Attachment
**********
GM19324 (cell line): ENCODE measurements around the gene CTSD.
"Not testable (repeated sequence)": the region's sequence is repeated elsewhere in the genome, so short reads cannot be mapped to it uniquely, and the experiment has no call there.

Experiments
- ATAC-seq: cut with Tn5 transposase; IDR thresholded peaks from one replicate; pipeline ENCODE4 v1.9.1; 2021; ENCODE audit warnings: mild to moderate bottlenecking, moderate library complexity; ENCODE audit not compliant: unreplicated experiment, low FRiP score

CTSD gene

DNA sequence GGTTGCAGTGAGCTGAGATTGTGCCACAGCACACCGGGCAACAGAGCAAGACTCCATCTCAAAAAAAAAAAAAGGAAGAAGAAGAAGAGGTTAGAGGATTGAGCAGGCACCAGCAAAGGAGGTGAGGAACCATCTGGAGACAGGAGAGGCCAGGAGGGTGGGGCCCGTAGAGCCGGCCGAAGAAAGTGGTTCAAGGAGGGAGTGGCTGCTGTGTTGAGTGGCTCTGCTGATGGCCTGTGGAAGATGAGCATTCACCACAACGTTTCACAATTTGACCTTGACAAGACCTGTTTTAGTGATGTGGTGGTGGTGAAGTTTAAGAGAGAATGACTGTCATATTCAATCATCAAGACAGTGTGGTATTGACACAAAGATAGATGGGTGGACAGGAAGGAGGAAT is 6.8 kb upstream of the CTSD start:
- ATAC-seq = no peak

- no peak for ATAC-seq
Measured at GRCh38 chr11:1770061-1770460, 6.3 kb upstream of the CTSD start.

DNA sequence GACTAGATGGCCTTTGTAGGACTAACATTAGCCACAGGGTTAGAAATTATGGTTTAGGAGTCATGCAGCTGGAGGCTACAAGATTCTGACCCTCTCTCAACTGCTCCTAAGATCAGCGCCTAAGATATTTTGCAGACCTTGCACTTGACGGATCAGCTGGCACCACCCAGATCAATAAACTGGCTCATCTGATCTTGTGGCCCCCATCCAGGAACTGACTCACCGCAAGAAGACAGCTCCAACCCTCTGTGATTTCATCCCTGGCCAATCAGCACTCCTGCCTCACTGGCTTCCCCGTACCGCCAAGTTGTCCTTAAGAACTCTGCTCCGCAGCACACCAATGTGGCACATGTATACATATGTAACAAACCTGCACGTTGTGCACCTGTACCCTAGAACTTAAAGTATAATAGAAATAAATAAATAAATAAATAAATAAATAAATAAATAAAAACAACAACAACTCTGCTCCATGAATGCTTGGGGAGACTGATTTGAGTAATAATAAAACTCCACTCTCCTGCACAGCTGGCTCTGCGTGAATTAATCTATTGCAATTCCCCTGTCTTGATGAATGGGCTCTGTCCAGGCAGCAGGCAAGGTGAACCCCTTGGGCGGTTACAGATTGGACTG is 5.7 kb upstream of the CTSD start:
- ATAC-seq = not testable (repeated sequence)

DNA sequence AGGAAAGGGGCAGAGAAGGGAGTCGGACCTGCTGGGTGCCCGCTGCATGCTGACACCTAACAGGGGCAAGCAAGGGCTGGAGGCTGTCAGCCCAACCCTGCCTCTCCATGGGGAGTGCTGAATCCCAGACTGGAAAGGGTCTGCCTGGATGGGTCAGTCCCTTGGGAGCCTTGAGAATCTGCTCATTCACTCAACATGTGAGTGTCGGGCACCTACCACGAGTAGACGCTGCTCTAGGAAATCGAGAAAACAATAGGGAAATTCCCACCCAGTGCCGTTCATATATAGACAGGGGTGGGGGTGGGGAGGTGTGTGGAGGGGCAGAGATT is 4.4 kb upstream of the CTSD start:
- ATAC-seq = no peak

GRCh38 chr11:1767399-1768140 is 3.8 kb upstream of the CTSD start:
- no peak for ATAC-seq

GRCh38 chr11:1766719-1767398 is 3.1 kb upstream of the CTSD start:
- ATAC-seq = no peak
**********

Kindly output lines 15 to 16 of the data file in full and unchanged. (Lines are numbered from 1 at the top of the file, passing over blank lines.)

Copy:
- no peak for ATAC-seq

GRCh38 chr11:1766719-1767398 is 3.1 kb upstream of the CTSD start: